A recent search of the PatientsLikeMe forum reveals that there are thousands of posts that mention the word “scar.” Looking closer, you’ll see that there are discussions of physical scars – for example, from certain procedures or diseases – as well emotional scars.
One moving thread – entitled “A letter to help others understand you and fibromyalgia” – discusses the difficulty of scars and symptoms that are not visible. “I cannot show you a physically open wound to show how much pain I’m in,” writes a patient diagnosed with fibromyalgia in 2008. “You won’t see my scars as you would a person who, say, had suffered a car accident. You won’t see my pain in the way you would a person undergoing chemo for cancer. However, my pain is just as real and just as debilitating.”
Can you relate to this patient’s need to write a letter explaining her condition to friends and family? And have you yourself overcome the challenge of getting others to understand your scars and symptoms, even when they are not immediately noticeable? If not, this may be your chance.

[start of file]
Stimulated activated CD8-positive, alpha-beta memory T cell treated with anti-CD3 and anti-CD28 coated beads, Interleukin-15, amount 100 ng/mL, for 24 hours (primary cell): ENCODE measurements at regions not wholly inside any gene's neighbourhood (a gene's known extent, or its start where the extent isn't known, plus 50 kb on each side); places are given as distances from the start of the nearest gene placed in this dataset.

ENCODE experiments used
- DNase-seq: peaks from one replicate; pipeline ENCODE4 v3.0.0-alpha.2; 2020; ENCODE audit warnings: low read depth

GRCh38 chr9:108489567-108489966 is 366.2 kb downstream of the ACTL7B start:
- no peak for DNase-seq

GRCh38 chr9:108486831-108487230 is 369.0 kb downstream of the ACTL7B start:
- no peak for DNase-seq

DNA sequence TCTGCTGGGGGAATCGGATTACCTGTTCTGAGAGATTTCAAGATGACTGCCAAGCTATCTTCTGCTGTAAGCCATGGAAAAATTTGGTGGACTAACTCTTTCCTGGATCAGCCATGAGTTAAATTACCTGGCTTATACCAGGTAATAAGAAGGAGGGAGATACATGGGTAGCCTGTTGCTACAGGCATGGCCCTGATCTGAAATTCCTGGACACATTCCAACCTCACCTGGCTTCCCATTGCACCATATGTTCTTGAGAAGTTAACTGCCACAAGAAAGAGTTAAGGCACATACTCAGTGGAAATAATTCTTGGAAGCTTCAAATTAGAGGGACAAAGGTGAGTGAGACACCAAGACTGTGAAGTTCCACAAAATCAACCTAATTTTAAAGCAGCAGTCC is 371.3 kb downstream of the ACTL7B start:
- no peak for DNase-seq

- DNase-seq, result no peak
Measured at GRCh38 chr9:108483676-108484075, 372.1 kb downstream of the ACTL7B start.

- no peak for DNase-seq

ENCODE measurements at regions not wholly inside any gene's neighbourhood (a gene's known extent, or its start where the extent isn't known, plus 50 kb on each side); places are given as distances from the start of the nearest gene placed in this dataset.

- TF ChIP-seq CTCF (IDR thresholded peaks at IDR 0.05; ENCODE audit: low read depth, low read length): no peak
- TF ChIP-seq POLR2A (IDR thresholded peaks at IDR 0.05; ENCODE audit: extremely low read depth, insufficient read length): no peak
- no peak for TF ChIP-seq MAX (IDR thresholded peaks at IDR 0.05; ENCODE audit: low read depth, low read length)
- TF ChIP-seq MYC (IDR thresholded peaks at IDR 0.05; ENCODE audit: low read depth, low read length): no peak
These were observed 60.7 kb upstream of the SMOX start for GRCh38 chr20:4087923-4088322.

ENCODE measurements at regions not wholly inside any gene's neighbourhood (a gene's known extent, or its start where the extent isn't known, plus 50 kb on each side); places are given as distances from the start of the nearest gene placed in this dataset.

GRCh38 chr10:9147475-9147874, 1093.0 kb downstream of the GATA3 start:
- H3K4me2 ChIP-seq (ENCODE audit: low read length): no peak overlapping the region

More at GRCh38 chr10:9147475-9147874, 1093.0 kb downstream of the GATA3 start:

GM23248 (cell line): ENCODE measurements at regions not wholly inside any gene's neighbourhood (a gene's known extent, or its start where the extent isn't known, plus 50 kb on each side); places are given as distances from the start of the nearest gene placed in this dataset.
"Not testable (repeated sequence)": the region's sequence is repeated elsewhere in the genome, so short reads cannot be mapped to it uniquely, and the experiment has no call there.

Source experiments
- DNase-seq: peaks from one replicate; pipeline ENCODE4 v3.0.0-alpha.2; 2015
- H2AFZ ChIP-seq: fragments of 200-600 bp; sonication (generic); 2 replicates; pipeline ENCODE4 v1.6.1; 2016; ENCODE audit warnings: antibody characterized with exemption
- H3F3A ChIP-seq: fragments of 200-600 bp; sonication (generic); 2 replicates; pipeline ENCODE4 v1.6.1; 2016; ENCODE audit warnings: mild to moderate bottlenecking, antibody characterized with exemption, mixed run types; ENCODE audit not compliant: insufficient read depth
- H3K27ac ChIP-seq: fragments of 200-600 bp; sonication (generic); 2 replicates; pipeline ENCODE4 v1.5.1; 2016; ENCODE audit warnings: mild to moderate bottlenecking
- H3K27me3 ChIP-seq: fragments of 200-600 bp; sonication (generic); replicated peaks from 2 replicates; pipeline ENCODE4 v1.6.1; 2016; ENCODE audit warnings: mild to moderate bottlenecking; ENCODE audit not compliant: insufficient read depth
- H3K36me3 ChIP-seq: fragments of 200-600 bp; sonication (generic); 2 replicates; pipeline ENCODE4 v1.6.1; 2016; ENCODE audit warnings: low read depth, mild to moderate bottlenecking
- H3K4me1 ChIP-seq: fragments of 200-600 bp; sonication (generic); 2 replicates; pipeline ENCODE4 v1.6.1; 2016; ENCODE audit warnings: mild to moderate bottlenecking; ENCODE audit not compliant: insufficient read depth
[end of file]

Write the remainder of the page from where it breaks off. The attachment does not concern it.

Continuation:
Here in Boston, the local NPR radio station, WBUR 90.9 FM, is running a special web series called “Your Medical History in Scars.” Citing the fact that our bodies are a “walking medical record,” they’ve asked listeners everywhere to share photos and stories that illustrate their scars as well as how dramatically medical practices have changed. Scroll through their flipbook for examples and submit yours today to firstname.lastname@example.org.
What if your scars are emotional? “Draw a picture of them,” recommends WBUR. It could be your opportunity to finally create a visual that crystallizes your scars for others.